Artist SZA Inspires A Comprehensive List Of Diversely-Owned Cafés After Starbucks' Black Lives Matter Controversy

If you boycott Starbucks, there are a ton of diversely-owned coffee shops you can support instead.

Artist SZA Inspires A Comprehensive List Of Diversely-Owned Cafés After Starbucks' Black Lives Matter Controversy Tinseltown /

After initially banning employees from wearing clothing supporting the Black Lives Matter Movement, causing everyday people and celebrities to boycott their favorite coffee chain, Starbucks has now come out and apologized for their actions. They are now reportedly letting their employees wear Black Lives Matter clothing to work.

But has the damage already been done by this corporate coffee giant?

RELATED: 7 Tangible Examples Of Real Change Inspired By Black Lives Matter Protests & Activists In The Wake Of George Floyd's Murder


In a statement obtained by Buzzfeed, Starbucks said that any Black Lives Matter apparel or attire was political and could “potentially incite violence.” 

While the dress code policy of Starbucks and many other restaurants or companies prohibit their employees from wearing anything political, religious, or personal when they are on shift, employees told BuzzFeed that Starbucks management never had a problem with their employees wearing anything about LGBTQ community to support their cause. 

Calvin Bensen, a barista in Atlanta, told BuzzFeed that the chain’s response to the movement was “disappointing in ways I can’t express in words. That statement prioritizes those who feel discomfort over Black lives,” and "my skin color incites violence at Starbucks. Should I not come to work? It is silencing and Starbucks is complicit. Now more than ever, Starbucks needs to stand with us."


Starbucks' initial decision to ban Black Lives Matter apparel gained the attention of SZA, who posted the issue on Twitter and called out her specific Starbucks store in South Orange New Jersey for banning Black Lives Matter clothing or images from their store. 

Instead of just canceling Starbucks, the artist took it a bit further by asking fans to drop the names of their favorite black-owned brands the replace Starbucks with — and the thread that followed did not disappoint.


RELATED: 5 Ways To Support The Black Lives Matter Movement If You Can't Protest

Thousands of fans replied to SZA's call to action, some providing comprehensive lists of black-owned cafés in cities all around the country, including New York City, Los Angeles, and more.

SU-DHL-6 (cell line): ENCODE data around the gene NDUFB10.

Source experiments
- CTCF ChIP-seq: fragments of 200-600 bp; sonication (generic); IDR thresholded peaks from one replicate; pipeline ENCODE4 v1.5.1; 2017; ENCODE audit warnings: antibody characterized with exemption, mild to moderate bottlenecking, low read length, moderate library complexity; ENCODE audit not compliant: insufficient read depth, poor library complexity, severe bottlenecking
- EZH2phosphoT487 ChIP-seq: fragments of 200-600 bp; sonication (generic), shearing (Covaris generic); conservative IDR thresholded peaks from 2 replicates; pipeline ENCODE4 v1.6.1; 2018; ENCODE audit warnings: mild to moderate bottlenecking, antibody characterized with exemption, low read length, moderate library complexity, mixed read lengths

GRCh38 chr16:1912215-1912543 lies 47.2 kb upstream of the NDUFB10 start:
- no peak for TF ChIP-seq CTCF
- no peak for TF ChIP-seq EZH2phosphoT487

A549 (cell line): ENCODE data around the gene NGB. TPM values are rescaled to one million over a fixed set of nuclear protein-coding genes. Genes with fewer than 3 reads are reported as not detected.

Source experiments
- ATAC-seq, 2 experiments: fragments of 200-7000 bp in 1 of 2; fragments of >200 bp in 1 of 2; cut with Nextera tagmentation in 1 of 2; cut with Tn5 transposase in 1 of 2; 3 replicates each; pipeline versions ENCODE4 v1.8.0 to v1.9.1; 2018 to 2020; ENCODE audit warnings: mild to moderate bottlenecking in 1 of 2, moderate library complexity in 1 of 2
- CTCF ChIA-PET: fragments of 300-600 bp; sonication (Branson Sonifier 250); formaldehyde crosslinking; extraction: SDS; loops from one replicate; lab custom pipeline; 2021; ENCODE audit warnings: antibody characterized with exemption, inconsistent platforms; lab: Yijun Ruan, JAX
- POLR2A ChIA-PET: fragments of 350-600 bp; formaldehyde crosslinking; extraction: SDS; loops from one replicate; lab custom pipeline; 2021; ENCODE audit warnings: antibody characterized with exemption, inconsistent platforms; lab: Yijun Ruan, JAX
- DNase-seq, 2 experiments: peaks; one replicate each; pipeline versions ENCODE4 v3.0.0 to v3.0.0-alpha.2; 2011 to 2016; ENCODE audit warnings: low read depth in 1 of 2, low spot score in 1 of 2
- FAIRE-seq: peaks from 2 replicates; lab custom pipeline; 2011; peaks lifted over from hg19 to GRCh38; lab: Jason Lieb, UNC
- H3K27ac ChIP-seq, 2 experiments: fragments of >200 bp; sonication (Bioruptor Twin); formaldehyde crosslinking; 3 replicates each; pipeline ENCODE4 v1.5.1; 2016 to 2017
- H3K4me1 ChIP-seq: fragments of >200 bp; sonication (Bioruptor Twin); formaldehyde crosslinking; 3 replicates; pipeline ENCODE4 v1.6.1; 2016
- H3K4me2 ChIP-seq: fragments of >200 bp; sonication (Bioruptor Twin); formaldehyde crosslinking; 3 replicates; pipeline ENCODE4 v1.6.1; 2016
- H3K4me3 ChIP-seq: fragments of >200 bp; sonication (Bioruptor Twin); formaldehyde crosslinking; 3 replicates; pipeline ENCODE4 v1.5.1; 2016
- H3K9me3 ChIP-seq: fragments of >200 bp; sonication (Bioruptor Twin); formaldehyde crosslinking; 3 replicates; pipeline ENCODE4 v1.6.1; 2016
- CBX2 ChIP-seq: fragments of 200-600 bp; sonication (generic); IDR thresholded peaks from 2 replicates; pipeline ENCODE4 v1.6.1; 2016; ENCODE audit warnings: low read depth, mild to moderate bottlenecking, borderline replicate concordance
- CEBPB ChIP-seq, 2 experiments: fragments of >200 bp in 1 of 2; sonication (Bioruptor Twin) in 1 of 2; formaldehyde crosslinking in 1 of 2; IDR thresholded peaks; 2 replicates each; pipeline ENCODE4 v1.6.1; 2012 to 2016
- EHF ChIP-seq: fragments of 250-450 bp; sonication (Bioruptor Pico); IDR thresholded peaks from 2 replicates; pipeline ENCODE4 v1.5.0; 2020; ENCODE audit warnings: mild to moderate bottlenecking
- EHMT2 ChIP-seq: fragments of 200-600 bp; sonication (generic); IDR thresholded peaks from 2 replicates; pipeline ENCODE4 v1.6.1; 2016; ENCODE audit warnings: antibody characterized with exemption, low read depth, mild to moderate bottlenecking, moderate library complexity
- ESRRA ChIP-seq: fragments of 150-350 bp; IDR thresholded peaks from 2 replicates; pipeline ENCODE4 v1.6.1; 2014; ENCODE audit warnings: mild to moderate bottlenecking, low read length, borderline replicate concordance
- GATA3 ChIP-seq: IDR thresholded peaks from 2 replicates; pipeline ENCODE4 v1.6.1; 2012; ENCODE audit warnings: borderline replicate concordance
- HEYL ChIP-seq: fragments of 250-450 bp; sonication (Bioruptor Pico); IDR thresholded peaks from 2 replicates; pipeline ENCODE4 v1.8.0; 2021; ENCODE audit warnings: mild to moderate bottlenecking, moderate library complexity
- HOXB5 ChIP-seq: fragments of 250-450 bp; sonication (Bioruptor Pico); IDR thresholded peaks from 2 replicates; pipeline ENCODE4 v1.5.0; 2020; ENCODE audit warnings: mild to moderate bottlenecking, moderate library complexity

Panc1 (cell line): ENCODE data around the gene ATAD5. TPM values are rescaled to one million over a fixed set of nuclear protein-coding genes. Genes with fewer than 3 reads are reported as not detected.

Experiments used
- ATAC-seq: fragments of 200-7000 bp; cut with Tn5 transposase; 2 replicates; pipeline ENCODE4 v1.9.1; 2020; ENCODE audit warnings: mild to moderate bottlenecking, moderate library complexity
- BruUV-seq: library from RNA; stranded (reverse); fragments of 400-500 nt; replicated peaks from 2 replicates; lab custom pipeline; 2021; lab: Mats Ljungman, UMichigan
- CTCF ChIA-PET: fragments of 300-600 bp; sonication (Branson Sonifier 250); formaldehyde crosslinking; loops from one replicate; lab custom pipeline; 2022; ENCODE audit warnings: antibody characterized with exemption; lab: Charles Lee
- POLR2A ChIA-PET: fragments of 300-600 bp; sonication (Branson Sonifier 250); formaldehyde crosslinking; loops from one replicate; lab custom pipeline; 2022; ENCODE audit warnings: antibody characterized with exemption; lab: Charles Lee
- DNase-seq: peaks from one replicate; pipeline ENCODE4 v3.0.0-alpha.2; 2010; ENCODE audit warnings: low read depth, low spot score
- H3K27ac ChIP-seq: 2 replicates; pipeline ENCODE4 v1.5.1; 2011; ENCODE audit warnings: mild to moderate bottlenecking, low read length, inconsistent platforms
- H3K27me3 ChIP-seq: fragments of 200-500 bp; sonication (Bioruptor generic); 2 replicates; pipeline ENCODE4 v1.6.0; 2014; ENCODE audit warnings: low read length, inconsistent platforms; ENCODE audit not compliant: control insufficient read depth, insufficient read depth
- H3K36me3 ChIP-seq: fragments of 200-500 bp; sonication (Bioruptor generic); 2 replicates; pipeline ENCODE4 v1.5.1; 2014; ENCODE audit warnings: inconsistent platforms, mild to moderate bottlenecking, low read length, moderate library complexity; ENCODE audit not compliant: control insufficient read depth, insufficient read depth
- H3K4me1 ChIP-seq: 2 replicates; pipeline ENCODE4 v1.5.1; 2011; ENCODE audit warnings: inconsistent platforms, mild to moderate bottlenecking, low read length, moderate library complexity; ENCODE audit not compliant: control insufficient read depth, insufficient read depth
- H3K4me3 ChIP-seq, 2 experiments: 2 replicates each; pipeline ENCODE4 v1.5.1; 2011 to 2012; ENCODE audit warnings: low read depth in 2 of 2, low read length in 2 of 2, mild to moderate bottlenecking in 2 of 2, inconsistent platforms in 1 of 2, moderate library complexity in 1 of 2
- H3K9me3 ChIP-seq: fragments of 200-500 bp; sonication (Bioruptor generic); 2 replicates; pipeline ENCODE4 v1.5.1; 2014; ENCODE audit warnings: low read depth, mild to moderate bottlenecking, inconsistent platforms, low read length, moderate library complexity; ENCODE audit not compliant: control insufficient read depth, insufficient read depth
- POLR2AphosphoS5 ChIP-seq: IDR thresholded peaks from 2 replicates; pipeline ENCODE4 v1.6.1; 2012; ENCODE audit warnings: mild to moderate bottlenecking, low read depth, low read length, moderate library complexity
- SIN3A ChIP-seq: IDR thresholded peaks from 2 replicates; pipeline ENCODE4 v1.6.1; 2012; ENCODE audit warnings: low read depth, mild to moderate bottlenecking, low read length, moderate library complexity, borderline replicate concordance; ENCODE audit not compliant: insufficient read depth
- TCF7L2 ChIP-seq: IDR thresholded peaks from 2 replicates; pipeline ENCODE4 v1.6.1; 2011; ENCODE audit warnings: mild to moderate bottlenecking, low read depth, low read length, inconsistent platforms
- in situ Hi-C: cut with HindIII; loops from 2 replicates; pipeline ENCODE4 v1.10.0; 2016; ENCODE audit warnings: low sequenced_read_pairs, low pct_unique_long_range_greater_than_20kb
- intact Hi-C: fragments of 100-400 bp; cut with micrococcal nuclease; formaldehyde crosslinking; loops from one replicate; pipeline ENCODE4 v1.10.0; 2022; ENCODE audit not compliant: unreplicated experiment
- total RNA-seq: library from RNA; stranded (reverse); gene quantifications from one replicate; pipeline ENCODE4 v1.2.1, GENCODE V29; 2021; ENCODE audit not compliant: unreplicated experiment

SZA isn't the only artist to boycott Starbucks.

Despite having a close relationship with the company — she is always seen holding a Starbucks coffee for the past couple of years and even teamed up with Starbucks for the Cloud Macchiato in 2019 — the singer unfollowed Starbucks on Instagram.

Now she has personally taken charge of finding independently, black-owned coffee shops and posting them or her social media pages to promote them. And her fans are now posting on her page other black-owned coffee shops in their areas all over the United States.


With almost 200 million followers on Instagram, her influence is vast.

Grande has also pledged financial support to the Sorella coffee shop, owned by Heather Sanders, an African American woman, whose coffee shop was damaged in the Black Lives Matter riots. Ariana Grande is trying to make her impact on social change with her monetary and social influences. 

Grande along with other predominantly African American women are boycotting the coffee chain because of their actions against the Black Lives Matter movement.


Singer Ari Lennox retweeted SZA’s post and asked her followers to stop going to Starbucks as well. 

Lennox also asked her followers to tweet out any black-owned coffee shops that they know so people would know who they are and have a different option besides the corporate coffee chain. And this call to action has become increasingly popular in the media.

Since reversing their decision, Starbucks has pledged one million dollars to organizations that promote racial equality. They have partnered with Arizona State University to create anti-bias training and resource programs, and they are opening conversations about racism in the black community with their employees. 

They have also come out with a t-shirt that is available for purchase, approved by their “Black Partner Network.” 


RELATED: 15 Anti-Racist Activists Worth Following On Instagram

Emily Francos is a writer who covers astrology, pop culture, and relationship topics.